I have four 2d points, p0 = (x0,y0), p1 = (x1,y1), etc. that form a quadrilateral. In my case, the quad is not rectangular, but it should at least be convex.

  p2 --- p3
  |      |
t |  p   |
  |      |
  p0 --- p1
     s

I'm using bilinear interpolation. S and T are within [0..1] and the interpolated point is given by:

bilerp(s,t) = t*(s*p3+(1-s)*p2) + (1-t)*(s*p1+(1-s)*p0)

Here's the problem.. I have a 2d point p that I know is inside the quad. I want to find the s,t that will give me that point when using bilinear interpolation.

Is there a simple formula to reverse the bilinear interpolation?


Thanks for the solutions. I posted my implementation of Naaff's solution as a wiki.

  • 2
    See also this writeup. – Phrogz Jun 3 '14 at 16:27
  • Thank you Phrogz, that writeup was the one that I "grokked". – Tim Crews Mar 24 '15 at 3:05
up vote 22 down vote accepted

I think it's easiest to think of your problem as an intersection problem: what is the parameter location (s,t) where the point p intersects the arbitrary 2D bilinear surface defined by p0, p1, p2 and p3.

The approach I'll take to solving this problem is similar to tspauld's suggestion.

Start with two equations in terms of x and y:

x = (1-s)*( (1-t)*x0 + t*x2 ) + s*( (1-t)*x1 + t*x3 )
y = (1-s)*( (1-t)*y0 + t*y2 ) + s*( (1-t)*y1 + t*y3 )

Solving for t:

t = ( (1-s)*(x0-x) + s*(x1-x) ) / ( (1-s)*(x0-x2) + s*(x1-x3) )
t = ( (1-s)*(y0-y) + s*(y1-y) ) / ( (1-s)*(y0-y2) + s*(y1-y3) )

We can now set these two equations equal to each other to eliminate t. Moving everything to the left-hand side and simplifying we get an equation of the form:

A*(1-s)^2 + B*2s(1-s) + C*s^2 = 0

Where:

A = (p0-p) X (p0-p2)
B = ( (p0-p) X (p1-p3) + (p1-p) X (p0-p2) ) / 2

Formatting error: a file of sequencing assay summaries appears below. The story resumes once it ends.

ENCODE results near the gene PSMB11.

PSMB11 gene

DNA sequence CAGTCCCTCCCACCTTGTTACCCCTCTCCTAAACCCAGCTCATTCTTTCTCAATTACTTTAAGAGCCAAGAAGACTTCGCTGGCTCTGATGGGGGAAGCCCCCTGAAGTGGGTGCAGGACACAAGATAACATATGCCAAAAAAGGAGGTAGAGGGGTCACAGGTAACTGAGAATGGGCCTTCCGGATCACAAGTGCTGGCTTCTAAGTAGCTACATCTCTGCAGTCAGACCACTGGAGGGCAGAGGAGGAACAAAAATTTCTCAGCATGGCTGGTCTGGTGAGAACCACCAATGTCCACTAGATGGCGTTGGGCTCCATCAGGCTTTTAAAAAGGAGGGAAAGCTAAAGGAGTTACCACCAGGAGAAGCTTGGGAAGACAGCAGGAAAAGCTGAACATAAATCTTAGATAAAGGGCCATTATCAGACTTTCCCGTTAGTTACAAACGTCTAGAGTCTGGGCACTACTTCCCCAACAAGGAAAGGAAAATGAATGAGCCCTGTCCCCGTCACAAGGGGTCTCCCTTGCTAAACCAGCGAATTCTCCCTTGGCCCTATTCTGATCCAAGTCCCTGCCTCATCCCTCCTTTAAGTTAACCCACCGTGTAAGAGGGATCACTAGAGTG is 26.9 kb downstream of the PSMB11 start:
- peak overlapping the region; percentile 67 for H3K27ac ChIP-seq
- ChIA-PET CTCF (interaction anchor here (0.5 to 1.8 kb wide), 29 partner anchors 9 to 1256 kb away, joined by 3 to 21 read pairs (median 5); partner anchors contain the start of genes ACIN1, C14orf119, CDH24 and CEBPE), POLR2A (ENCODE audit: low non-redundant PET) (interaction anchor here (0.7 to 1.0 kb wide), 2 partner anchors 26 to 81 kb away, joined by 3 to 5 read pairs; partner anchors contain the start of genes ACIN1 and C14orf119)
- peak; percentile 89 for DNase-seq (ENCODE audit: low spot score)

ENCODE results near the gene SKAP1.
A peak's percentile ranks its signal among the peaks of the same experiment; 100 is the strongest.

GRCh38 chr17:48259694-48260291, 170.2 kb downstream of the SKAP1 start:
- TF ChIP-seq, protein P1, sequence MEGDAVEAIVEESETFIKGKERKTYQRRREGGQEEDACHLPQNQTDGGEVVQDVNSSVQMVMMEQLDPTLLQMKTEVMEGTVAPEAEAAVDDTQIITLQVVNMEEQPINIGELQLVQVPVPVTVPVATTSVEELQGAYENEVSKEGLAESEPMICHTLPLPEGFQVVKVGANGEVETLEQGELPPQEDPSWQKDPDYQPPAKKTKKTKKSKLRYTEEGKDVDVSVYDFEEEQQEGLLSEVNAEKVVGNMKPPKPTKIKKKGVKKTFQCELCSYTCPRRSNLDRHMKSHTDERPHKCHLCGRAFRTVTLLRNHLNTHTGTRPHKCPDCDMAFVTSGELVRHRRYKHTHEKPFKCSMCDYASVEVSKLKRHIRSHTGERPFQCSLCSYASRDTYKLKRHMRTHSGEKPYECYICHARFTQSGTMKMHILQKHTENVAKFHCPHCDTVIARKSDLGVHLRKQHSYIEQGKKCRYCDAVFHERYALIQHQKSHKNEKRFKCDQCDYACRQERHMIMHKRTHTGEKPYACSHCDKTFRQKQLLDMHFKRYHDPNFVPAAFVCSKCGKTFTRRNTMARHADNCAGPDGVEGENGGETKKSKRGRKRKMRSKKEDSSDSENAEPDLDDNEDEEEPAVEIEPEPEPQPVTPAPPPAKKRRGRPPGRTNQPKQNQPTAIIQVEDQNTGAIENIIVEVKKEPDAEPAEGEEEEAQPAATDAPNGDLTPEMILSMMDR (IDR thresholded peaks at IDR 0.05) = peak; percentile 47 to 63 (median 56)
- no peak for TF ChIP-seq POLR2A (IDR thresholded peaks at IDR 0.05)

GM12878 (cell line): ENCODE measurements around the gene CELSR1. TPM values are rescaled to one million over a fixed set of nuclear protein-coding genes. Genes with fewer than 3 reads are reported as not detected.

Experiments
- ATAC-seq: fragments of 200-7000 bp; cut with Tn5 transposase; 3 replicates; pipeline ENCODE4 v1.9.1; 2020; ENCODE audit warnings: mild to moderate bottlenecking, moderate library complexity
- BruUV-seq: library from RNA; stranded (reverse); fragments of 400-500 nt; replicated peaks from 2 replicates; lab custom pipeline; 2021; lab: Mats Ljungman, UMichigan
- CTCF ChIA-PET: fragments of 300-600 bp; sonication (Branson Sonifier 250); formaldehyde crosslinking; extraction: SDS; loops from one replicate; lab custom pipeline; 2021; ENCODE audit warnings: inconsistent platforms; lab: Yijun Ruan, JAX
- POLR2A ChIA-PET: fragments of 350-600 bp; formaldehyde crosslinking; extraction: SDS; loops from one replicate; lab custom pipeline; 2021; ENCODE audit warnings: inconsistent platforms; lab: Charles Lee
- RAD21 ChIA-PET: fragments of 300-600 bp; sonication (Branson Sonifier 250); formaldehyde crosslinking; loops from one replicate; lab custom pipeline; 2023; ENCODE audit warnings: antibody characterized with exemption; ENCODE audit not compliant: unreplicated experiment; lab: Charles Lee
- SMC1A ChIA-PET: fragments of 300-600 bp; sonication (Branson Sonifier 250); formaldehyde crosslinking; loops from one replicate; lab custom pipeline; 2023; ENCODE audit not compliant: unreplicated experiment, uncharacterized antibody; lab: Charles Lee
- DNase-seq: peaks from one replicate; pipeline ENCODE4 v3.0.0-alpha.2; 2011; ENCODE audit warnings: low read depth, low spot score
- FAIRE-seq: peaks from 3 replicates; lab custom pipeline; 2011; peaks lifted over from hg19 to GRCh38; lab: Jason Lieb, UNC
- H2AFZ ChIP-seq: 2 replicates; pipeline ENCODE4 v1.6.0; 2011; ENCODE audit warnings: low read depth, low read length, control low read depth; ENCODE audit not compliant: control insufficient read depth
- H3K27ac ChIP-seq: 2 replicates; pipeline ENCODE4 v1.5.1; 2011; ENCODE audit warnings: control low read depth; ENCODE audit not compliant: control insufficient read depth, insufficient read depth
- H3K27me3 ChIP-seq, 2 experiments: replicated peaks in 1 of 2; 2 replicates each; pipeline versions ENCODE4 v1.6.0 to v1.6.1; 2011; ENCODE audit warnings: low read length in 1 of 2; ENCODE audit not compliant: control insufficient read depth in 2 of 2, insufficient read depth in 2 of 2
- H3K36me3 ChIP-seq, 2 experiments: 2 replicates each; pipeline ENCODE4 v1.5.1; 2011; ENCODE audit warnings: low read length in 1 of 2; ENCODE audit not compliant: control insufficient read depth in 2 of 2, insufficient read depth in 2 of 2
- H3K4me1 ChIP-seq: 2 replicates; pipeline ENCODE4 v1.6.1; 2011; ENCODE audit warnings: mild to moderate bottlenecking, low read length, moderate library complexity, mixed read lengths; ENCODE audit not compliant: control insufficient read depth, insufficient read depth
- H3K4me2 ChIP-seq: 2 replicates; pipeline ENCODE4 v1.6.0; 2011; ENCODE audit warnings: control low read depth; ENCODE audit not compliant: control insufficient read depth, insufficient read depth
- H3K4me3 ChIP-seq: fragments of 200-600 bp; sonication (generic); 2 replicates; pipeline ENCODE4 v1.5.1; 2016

C = (p1-p) X (p1-p3)

Note that I've used the operator X to denote the 2D cross product (e.g., p0 X p1 = x0*y1 - y0*x1). I've formatted this equation as a quadratic Bernstein polynomial as this makes things more elegant and is more numerically stable. The solutions to s are the roots of this equation. We can find the roots using the quadratic formula for Bernstein polynomials:

s = ( (A-B) +- sqrt(B^2 - A*C) ) / ( A - 2*B + C )

The quadratic formula gives two answers due to the +-. If you're only interested in solutions where p lies within the bilinear surface then you can discard any answer where s is not between 0 and 1. To find t, simply substitute s back into one of the two equations above where we solved for t in terms of s.

I should point out one important special case. If the denominator A - 2*B + C = 0 then your quadratic polynomial is actually linear. In this case, you must use a much simpler equation to find s:

s = A / (A-C)

This will give you exactly one solution, unless A-C = 0. If A = C then you have two cases: A=C=0 means all values for s contain p, otherwise no values for s contain p.

  • How would you explain that there are two set of solutions for each set of (4) points? Intuitively one can tell that there should be a single solution. – Juan Campa Nov 23 '12 at 19:32
  • Nevermind, my intuition was wrong. There are two solutions if none of the segments are parallel, as you imply, one inside the cuadrilateral (if convex) and one outsite. Great answer! – Juan Campa Nov 23 '12 at 20:12

One could use Newton's method to iteratively solve the following nonlinear system of equations:

p = p0*(1-s)*(1-t) + p1*s*(1-t) + p2*s*t + p3*(1-s)*t.

Note that there are two equations (equality in both the x and y components of the equation), and two unknowns (s and t).

To apply Newton's method, we need the residual r, which is:

r = p - (p0*(1-s)*(1-t) + p1*s*(1-t) + p2*s*t + p3*(1-s)*t),

and the Jacobian matrix J, which is found by differentiating the residual. For our problem the Jacobian is: